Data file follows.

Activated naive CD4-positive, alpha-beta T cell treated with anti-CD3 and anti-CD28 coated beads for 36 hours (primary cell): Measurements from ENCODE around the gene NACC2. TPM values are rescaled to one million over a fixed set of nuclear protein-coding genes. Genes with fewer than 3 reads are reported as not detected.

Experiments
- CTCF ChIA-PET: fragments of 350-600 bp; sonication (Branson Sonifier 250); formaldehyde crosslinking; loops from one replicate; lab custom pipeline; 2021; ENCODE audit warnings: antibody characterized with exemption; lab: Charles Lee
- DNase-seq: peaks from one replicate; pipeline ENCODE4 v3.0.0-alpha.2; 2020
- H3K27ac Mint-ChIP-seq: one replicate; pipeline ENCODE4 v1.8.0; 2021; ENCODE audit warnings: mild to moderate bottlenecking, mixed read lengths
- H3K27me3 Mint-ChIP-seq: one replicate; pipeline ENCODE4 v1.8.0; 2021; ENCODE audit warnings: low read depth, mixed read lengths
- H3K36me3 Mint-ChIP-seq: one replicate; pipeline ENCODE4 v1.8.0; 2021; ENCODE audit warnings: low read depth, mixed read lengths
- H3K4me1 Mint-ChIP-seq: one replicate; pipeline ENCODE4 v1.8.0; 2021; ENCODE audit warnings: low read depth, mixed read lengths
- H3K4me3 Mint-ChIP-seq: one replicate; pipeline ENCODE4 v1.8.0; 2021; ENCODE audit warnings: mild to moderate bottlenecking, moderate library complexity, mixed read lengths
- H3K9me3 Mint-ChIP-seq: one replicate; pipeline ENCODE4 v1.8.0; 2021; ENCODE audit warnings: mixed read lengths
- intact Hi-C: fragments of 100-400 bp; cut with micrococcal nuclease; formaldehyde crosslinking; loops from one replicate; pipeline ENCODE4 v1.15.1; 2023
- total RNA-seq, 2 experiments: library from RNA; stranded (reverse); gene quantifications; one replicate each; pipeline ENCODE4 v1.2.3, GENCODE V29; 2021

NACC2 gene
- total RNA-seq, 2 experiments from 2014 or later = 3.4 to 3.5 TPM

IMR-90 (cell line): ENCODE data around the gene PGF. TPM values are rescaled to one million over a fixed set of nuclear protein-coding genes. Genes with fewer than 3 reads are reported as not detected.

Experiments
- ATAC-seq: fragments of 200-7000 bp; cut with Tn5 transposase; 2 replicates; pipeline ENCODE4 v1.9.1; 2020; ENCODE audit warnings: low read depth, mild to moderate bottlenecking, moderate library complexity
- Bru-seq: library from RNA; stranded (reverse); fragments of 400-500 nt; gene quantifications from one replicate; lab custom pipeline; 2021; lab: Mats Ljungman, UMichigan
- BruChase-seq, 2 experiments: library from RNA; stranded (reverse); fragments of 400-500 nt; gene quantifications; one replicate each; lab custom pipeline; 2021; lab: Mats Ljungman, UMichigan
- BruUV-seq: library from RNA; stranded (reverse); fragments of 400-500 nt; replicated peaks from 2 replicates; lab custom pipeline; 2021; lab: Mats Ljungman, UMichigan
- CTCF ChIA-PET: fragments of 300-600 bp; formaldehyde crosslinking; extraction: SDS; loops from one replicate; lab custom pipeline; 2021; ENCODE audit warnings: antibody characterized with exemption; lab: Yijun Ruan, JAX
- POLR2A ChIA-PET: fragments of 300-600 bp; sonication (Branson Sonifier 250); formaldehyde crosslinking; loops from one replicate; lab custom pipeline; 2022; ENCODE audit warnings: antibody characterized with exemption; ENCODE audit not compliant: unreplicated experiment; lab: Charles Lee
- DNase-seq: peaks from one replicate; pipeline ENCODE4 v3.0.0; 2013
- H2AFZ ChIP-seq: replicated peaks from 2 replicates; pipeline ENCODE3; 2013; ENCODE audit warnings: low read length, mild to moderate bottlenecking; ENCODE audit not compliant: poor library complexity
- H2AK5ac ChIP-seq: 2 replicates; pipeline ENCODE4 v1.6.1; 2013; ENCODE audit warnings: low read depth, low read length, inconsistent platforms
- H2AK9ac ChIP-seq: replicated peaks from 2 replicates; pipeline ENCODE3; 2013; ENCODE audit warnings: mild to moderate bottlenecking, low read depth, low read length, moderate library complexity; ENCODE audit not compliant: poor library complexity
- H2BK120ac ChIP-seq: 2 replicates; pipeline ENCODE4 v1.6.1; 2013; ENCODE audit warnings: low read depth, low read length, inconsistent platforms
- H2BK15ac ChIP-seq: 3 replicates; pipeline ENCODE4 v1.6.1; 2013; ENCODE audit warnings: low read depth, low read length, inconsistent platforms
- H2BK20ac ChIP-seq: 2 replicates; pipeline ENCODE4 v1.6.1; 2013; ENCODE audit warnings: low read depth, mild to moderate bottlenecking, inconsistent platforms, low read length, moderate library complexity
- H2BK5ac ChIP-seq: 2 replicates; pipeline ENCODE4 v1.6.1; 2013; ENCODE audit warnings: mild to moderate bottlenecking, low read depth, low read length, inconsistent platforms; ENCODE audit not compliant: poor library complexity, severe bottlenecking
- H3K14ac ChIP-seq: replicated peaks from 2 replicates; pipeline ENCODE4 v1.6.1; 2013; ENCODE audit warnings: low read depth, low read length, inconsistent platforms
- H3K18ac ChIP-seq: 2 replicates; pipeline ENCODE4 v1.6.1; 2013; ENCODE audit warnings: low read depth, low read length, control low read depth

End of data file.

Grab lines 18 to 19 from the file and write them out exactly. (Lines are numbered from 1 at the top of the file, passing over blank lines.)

- Bru-seq: library from RNA; stranded (reverse); fragments of 400-500 nt; gene quantifications from one replicate; lab custom pipeline; 2021; lab: Mats Ljungman, UMichigan
- BruChase-seq, 2 experiments: library from RNA; stranded (reverse); fragments of 400-500 nt; gene quantifications; one replicate each; lab custom pipeline; 2021; lab: Mats Ljungman, UMichigan